Only in Italy is a daily news column that reports funny and weird news on Italy, the mafia, Italian culture and Italian travel.

Only in Italy is a daily news column that reports funny and weird news on Italy, the mafia, Italian culture and Italian travel.

Only In Italy is a daily news column that translates & reports on funny but true news items from legitimate Italian news sources in Italy.
Only in Italy is a daily news column that reports funny and weird news on Italy, the mafia, Italian culture and Italian travel.Only in Italy is a daily news column that reports funny and weird news on Italy, the mafia, Italian culture and Italian travel.
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January 2006
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"Italian Wine May Not Help Stupidity From Mutating"


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"Buon giorno e bentornati!" Welcome to another joyous issue of "Only In Italy!"  

I am not Italian but have been researching travel and living in Italy and I have to say, I am lMAO. These stories are unbelievable. It's a beautiful country, but I guess there are morons everywhere. Grazie per le risate! Janice

Thanks for the letter, Janice!

Believe us, there are no morons bigger than the ones who risk their meaningful lives writing and publicizing these stories for you. We're like a bunch of dancing Sicilian monkeys with toothbrushes in our hands being threatened by disgruntled criminals, politicians, the Catholic Church and Germans who threaten never to come back down to Italy for vacations.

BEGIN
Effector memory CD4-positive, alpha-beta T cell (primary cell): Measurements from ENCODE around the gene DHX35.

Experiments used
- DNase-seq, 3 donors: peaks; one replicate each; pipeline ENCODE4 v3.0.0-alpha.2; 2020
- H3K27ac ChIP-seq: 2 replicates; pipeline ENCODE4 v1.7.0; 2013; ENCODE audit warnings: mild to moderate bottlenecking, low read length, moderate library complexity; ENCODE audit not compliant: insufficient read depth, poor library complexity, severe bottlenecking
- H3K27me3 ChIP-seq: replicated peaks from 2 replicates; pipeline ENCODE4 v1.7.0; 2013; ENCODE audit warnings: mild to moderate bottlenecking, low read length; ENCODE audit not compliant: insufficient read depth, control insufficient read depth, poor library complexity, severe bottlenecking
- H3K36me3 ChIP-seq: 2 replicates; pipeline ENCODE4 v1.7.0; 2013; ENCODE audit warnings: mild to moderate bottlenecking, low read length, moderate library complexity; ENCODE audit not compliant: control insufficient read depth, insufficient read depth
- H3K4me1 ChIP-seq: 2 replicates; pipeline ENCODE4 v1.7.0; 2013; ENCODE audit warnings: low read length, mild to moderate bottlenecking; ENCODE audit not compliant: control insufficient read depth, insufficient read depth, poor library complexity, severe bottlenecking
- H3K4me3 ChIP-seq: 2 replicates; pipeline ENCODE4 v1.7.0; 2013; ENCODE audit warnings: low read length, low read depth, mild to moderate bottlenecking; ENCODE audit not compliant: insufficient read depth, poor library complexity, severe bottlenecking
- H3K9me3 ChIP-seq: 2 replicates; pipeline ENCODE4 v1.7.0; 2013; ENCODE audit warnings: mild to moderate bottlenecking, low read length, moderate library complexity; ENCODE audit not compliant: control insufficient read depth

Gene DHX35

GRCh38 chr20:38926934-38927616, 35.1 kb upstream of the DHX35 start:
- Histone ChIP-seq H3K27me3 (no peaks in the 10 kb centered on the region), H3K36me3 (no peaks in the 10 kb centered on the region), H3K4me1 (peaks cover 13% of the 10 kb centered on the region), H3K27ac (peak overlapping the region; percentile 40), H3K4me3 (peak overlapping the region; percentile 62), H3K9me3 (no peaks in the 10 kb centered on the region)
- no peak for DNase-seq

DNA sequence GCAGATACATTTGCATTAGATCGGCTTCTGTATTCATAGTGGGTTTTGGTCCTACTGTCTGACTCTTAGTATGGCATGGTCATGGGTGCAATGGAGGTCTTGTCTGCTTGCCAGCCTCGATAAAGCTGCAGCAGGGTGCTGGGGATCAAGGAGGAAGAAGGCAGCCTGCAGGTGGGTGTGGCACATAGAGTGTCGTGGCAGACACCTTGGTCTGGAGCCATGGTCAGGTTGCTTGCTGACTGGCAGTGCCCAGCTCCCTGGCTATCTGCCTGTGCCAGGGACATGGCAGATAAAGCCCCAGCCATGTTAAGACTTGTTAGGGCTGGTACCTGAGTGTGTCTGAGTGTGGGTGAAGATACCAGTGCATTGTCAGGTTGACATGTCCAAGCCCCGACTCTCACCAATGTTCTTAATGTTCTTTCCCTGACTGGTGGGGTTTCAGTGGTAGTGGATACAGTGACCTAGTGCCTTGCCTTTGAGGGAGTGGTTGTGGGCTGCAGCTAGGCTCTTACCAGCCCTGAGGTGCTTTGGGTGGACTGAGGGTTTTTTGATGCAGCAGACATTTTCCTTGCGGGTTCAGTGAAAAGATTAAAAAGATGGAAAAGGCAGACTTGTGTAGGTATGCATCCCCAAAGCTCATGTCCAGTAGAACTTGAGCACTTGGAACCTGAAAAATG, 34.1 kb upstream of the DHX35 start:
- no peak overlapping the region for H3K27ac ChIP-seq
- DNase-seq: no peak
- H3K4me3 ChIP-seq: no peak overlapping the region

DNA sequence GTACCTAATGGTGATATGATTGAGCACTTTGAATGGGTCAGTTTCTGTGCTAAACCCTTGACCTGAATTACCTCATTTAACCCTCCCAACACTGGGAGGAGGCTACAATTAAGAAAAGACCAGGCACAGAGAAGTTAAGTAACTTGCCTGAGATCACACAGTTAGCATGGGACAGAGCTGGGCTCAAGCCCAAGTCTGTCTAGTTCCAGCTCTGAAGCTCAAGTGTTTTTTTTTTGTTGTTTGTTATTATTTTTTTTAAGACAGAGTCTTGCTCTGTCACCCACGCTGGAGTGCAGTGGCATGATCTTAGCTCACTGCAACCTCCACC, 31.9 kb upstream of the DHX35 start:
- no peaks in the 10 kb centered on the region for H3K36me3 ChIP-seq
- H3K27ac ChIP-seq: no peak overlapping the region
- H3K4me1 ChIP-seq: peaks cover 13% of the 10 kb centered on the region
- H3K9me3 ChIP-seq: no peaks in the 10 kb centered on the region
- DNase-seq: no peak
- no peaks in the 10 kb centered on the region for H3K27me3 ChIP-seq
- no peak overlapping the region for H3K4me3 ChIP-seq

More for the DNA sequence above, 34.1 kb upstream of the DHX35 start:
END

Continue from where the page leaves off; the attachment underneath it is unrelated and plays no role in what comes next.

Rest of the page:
Welcome back, Janice.
By the way, what the hell is "lMAO"?

Enjoy the issue, keep writing and grazie!

Tanti Saluti,             
"Only In Italy" Staff      

Vatican: Judas was Judas

Vatican City - January 21, 2006 - Despite reports to the contrary, the Roman Catholic Church is not planning to rehabilitate Judas Iscariot, the Biblical figure who betrayed Jesus and gave his name to generations of traitors, a Vatican official has said.

The name Judas, his reward of 30 pieces of silver and the kiss he gave Jesus to identify him to Roman soldiers have been symbols of treachery in Western culture for two millennia. In Dante's Inferno, he languishes in the lowest circle of Hell.

But the disgraced apostle raises a difficult question for theologians - if Jesus was supposed to die on the cross as part of a larger divine plan, did Judas not simply play his part in the drama by turning him over to the Roman occupiers?

And is Christianity not supposed to be about forgiveness?

The Times of London reported last week that Vatican historian Walter Brandmueller wanted to rehabilitate Judas and present his act as "fulfilling his part in God's plan".

The story sparked lively chatter on the Internet. The Toronto Star daily asked: "Ready to rethink the fink (villain)?"

"This news has no foundation," Mr. Brandmueller, head of the Pontifical Committee of Historical Sciences, said.

"I can't imagine where this idea came from," he told a catholic news agency this week.